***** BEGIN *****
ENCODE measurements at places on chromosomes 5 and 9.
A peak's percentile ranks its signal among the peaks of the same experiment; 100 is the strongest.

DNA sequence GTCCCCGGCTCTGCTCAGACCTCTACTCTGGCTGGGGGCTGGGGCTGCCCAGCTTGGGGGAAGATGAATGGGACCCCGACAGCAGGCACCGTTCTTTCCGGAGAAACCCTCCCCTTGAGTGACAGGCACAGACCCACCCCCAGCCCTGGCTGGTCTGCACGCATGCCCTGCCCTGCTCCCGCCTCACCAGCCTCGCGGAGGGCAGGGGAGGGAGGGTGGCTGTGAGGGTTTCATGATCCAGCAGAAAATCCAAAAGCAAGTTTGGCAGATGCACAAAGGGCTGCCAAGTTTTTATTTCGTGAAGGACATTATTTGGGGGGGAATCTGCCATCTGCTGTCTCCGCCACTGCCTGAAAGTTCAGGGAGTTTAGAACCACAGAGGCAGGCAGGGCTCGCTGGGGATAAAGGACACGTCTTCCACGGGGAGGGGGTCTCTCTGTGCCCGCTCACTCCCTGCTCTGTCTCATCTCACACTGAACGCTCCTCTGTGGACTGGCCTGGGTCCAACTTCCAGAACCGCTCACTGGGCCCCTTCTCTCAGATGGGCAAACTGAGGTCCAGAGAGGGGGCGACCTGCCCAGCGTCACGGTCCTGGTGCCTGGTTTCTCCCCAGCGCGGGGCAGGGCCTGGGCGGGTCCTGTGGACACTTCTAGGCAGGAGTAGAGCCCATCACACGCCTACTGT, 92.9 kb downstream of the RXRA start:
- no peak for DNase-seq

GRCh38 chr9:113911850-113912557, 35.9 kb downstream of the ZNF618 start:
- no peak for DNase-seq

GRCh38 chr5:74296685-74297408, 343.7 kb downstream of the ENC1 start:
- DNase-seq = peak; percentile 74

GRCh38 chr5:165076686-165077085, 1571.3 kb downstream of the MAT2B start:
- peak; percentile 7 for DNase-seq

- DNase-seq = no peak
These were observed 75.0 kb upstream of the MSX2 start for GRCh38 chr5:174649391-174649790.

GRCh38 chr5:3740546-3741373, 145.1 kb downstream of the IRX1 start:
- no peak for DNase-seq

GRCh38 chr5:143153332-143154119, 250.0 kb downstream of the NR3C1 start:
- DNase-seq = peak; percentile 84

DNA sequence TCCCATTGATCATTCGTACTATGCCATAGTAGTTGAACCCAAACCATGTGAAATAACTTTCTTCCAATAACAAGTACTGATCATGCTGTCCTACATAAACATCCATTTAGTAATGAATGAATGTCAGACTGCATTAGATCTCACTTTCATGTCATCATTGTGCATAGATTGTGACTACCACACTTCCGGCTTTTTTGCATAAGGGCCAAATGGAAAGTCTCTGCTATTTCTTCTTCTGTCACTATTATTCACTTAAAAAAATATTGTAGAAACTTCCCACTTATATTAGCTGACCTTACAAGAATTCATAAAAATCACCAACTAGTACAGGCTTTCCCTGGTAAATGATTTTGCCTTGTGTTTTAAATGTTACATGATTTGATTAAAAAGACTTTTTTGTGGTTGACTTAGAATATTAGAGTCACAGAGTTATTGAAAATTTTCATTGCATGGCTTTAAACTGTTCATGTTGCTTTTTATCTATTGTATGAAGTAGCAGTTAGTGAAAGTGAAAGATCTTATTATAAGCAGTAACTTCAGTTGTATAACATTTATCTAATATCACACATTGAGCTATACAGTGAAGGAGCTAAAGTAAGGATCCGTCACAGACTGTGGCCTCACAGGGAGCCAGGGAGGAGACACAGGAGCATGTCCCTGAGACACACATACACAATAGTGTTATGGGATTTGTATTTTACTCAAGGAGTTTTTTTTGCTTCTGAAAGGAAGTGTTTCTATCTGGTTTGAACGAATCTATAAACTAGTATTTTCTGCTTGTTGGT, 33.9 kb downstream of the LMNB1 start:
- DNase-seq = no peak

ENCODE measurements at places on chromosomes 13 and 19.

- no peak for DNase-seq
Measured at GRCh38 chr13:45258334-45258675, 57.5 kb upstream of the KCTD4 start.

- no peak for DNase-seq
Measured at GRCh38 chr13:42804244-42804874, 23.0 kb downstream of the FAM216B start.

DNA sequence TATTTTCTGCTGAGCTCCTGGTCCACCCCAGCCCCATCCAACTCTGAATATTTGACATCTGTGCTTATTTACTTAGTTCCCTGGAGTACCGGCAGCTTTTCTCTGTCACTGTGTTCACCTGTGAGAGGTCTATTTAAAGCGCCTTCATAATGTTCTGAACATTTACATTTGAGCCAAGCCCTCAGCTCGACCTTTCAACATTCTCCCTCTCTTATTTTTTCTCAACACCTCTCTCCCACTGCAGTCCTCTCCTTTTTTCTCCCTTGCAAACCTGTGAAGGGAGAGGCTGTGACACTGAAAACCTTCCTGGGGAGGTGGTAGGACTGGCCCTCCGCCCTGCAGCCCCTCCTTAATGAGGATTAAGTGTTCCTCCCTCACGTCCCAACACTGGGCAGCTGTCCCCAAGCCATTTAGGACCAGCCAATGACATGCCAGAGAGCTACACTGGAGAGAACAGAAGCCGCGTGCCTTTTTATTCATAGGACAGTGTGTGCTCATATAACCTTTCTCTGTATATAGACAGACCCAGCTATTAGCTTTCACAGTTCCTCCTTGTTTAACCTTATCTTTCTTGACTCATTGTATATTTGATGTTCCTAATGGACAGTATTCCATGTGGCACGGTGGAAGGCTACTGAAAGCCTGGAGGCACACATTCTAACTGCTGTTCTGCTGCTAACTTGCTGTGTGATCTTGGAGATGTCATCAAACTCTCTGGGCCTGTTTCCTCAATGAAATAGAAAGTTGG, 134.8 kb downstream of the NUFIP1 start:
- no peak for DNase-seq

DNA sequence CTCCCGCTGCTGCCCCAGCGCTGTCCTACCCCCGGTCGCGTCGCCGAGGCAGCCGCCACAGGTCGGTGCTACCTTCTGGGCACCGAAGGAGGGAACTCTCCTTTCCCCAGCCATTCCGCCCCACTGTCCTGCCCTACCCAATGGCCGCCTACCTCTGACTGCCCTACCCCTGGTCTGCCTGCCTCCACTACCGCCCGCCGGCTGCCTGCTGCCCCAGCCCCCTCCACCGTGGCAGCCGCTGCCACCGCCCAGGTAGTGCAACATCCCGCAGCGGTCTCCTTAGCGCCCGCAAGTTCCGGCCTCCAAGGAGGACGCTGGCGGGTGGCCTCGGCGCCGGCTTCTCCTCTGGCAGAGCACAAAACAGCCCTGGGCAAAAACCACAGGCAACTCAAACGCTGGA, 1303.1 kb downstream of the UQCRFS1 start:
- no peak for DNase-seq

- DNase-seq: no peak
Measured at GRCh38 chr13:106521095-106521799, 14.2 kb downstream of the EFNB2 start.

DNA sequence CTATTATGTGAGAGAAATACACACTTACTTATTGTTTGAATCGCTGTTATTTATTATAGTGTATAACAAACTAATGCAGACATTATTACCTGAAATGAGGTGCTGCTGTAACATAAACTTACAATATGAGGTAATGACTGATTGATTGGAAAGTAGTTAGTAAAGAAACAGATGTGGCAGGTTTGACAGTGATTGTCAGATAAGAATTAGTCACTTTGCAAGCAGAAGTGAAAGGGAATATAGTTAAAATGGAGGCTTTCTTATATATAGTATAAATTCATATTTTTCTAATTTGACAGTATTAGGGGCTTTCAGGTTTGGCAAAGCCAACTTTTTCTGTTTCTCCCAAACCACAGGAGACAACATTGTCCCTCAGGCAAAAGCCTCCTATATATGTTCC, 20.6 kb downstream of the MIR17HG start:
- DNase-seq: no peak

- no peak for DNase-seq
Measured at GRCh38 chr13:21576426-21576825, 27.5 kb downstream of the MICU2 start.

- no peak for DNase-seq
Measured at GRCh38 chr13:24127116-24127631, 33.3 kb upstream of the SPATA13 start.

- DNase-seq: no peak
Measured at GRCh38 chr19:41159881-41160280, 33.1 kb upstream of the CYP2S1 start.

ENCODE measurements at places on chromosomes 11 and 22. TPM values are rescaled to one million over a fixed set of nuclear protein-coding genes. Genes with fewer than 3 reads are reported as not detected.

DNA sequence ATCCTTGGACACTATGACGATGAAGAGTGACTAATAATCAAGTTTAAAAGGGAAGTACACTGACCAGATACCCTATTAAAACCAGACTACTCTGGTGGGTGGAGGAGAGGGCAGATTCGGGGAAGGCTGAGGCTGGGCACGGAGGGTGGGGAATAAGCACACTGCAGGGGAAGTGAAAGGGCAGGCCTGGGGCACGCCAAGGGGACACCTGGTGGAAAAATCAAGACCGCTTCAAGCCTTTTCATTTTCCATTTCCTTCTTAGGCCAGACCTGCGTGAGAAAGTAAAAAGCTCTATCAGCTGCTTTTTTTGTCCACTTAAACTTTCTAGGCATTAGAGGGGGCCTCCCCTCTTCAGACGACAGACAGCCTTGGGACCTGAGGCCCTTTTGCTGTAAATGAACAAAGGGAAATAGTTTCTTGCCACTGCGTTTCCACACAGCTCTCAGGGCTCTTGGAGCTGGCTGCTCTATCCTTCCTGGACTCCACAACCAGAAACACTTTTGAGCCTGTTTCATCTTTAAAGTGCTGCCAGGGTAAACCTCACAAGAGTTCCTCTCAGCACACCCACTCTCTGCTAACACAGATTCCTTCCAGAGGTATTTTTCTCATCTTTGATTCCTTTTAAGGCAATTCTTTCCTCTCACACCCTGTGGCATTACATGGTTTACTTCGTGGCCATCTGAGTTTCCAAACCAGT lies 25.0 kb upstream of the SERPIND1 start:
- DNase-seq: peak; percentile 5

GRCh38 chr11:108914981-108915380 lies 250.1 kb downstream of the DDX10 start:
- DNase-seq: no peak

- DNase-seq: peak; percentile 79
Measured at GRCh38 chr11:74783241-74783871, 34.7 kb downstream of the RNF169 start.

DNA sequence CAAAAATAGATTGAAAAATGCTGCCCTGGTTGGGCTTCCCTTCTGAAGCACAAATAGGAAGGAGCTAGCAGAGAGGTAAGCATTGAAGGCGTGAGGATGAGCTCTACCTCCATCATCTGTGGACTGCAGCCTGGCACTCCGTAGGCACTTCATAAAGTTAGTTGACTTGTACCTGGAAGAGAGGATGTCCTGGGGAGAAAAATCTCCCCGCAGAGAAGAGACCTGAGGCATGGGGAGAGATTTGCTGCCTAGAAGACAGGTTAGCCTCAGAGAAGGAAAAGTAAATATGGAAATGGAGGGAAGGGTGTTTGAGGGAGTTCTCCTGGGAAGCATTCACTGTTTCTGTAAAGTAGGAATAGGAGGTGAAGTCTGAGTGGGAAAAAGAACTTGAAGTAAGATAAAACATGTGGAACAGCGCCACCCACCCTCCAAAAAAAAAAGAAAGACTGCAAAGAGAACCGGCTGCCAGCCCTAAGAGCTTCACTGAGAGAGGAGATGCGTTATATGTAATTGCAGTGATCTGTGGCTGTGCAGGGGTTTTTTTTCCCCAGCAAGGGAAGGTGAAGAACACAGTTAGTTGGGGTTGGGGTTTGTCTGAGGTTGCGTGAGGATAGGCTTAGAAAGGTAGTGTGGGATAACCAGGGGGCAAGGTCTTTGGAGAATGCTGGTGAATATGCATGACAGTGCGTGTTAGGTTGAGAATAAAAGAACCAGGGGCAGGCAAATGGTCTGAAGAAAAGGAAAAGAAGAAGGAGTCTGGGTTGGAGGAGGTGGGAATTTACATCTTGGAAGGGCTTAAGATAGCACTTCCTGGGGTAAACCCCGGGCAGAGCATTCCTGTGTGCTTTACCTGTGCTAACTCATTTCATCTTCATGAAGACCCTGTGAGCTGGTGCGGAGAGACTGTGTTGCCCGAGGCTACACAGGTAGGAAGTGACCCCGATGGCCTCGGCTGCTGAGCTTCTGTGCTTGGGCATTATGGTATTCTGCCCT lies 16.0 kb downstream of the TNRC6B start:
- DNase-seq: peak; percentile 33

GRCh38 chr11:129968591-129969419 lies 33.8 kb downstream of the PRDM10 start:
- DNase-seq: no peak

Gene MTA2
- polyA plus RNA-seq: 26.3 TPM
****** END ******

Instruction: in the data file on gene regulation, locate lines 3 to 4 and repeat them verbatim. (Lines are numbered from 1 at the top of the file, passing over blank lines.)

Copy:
DNA sequence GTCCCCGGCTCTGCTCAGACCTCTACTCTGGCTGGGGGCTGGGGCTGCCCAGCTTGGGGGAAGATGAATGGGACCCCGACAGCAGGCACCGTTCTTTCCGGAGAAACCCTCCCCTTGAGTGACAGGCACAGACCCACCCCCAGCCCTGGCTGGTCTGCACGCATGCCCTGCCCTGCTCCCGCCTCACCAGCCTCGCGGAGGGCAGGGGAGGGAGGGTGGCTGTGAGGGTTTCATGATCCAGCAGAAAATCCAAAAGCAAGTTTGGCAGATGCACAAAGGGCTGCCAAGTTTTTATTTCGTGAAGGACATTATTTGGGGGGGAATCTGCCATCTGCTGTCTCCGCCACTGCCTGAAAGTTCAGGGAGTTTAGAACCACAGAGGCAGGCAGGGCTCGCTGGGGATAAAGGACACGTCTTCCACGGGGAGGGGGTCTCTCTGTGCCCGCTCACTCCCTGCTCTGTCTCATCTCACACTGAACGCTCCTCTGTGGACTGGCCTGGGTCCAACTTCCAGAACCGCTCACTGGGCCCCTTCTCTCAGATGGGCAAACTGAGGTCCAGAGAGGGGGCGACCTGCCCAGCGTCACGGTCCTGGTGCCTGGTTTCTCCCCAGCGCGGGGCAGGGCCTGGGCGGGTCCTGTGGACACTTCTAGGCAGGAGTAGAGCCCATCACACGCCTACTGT, 92.9 kb downstream of the RXRA start:
- no peak for DNase-seq